If you drive to Gdansk it can be worth noting that there is no such thing as free parking in the city center. It’s worth looking for a hotel with free parking if you plan on staying in the city for a few days.
Red Parking Zone: You have to pay all days between 09:00-20:00. This is the most expensive parking zone.
Blue Parking Zone: This is slightly cheaper than Red Zone and requires payment all days except public holidays from 09:00-17:00.
Green Parking Zone: Outside the city center with paying hours between 09:00-15:00.
Rent a car here.
How to get around in Gdansk
Gdansk is a walkable city and you can easily get around by foot. However, if you want to go to places near Gdansk you can either book a driver for pretty cheap or take the bus or the tram.
You can buy bus/tram tickets on vending machines or directly from the driver. Once on the bus or tram, you need to validate your ticket.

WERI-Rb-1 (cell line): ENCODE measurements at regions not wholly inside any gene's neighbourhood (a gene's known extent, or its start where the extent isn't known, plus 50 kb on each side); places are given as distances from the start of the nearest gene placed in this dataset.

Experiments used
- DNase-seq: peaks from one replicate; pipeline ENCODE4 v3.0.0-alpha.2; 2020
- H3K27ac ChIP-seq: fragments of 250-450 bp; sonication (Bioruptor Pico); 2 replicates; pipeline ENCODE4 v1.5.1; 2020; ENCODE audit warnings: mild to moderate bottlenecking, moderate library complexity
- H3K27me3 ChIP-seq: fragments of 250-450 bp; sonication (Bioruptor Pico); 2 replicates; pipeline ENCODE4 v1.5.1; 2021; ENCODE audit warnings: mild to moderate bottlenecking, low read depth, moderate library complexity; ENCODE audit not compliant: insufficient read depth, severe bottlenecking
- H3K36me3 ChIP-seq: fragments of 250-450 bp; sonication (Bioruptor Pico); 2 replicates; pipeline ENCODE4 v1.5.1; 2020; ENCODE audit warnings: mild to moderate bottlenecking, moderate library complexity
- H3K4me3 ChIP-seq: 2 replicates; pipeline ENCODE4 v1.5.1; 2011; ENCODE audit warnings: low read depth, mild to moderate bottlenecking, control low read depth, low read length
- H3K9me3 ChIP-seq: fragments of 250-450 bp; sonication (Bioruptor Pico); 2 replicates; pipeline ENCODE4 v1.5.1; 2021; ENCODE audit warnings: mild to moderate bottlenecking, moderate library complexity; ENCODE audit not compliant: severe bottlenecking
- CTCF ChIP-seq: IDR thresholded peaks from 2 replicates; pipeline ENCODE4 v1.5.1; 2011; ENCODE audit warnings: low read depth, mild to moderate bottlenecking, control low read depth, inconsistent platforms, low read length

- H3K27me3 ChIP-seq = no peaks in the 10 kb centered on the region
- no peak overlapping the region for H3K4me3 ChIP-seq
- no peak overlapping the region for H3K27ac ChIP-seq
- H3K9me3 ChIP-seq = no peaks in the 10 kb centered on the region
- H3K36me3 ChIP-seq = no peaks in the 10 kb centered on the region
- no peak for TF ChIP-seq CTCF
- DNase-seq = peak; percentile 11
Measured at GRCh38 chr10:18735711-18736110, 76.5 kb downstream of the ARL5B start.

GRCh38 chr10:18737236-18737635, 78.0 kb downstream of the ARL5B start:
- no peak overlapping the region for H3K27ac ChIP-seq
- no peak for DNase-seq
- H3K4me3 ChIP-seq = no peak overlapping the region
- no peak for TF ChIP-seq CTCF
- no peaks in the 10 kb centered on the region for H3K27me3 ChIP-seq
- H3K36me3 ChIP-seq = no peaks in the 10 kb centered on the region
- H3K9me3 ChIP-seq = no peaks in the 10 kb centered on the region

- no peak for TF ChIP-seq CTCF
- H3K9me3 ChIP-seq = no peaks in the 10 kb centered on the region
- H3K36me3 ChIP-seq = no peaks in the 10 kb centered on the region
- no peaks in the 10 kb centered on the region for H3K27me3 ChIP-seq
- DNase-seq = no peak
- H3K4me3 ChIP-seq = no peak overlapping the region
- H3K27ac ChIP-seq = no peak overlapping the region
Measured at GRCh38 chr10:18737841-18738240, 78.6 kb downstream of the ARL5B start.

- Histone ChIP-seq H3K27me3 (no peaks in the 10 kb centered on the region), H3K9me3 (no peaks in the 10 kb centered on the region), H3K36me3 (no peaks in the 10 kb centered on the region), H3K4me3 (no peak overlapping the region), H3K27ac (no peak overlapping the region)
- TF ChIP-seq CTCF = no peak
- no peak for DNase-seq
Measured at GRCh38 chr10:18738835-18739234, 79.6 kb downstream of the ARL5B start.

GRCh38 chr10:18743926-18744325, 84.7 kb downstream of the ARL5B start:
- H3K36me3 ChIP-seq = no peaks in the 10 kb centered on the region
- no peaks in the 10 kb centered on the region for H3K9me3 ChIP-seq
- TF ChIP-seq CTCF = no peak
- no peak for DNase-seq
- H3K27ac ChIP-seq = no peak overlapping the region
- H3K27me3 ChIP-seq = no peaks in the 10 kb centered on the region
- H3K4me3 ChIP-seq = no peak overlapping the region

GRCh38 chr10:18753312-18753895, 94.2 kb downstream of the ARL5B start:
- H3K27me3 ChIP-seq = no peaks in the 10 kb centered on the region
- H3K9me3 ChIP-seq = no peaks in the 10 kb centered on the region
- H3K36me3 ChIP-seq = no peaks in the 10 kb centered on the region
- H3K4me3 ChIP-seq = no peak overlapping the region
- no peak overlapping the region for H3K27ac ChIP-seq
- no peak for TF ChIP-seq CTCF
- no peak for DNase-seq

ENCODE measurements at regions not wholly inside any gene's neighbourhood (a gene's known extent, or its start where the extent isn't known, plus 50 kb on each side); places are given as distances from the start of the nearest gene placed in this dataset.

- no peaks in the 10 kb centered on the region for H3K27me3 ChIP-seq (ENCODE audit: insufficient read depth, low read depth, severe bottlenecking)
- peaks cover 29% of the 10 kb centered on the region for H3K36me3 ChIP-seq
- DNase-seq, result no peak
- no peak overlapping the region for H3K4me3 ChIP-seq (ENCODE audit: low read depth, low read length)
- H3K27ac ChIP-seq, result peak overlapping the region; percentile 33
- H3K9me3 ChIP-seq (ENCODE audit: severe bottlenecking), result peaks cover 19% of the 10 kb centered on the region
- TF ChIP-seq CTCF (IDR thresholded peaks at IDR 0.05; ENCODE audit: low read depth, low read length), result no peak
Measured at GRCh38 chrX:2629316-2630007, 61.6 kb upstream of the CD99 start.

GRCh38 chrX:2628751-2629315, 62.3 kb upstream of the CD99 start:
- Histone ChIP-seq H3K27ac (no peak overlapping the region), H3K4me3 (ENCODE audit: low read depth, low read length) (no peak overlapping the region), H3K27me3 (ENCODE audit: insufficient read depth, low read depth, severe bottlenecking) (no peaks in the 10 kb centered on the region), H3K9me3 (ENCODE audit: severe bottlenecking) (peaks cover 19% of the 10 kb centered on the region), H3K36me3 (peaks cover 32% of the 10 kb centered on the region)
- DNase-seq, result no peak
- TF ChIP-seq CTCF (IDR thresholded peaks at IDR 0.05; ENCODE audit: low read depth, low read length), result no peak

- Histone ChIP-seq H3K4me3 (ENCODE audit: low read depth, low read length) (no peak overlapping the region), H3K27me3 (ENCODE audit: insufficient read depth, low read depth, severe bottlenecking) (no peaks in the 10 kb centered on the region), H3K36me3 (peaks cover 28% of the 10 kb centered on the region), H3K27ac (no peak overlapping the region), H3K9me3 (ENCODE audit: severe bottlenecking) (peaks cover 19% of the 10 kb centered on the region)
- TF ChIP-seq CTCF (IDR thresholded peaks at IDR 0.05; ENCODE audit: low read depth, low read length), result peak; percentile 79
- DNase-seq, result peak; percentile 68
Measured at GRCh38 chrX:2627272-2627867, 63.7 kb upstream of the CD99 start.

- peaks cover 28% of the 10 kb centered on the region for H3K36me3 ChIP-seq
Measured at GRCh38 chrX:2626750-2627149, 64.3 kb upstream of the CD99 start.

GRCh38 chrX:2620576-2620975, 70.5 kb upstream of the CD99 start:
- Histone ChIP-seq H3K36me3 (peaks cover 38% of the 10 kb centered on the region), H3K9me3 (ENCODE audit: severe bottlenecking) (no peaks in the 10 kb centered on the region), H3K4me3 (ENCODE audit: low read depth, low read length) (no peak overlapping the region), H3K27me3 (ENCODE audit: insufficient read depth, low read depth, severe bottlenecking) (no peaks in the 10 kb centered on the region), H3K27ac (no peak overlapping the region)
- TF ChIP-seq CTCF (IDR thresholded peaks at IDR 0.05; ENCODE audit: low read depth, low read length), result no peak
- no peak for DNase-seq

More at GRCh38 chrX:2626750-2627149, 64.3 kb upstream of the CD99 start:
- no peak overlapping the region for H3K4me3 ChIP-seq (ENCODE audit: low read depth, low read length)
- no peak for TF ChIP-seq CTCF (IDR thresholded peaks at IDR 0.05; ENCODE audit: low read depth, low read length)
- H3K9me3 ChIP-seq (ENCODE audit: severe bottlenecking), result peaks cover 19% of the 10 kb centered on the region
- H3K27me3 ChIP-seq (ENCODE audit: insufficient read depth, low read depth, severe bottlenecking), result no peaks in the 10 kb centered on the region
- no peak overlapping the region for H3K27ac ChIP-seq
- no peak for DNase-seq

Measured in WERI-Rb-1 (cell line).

There is also an Android app you can download to buy tickets, which is called Jakdojade. You don’t need to validate your app ticket as it’s accessible through the app. You find the app here.
If you want to travel to Gdynia or Sopot, you can take the SKM Train which leaves frequently throughout the day and every 2 hours at night time.
You can buy train tickets on the machines on the train station. Make sure you validate the tickets on the platform before you board the train. There is also an app for buying train tickets, Skycash.
Best time to go to Gdansk
Gdansk is a wonderful summer escape with its astounding beaches. In June it’s normally not much rain and the Polish tourists usually don’t go before July and August. July is also said to be the rainiest month of the year.
If you don’t care too much about chilling at the beach and go swimming, the shoulder seasons in spring and autumn are beautiful to go sightseeing and not too cold.
But Gdansk also make a great winter city break in Europe as it offers so much sightseeing and is packed with museums. In winter the city usually gets temperatures around -3 to +3 degrees Celsius and occasionally it snows a little. You can read more about visiting in winter here.
Best things to do in Gdansk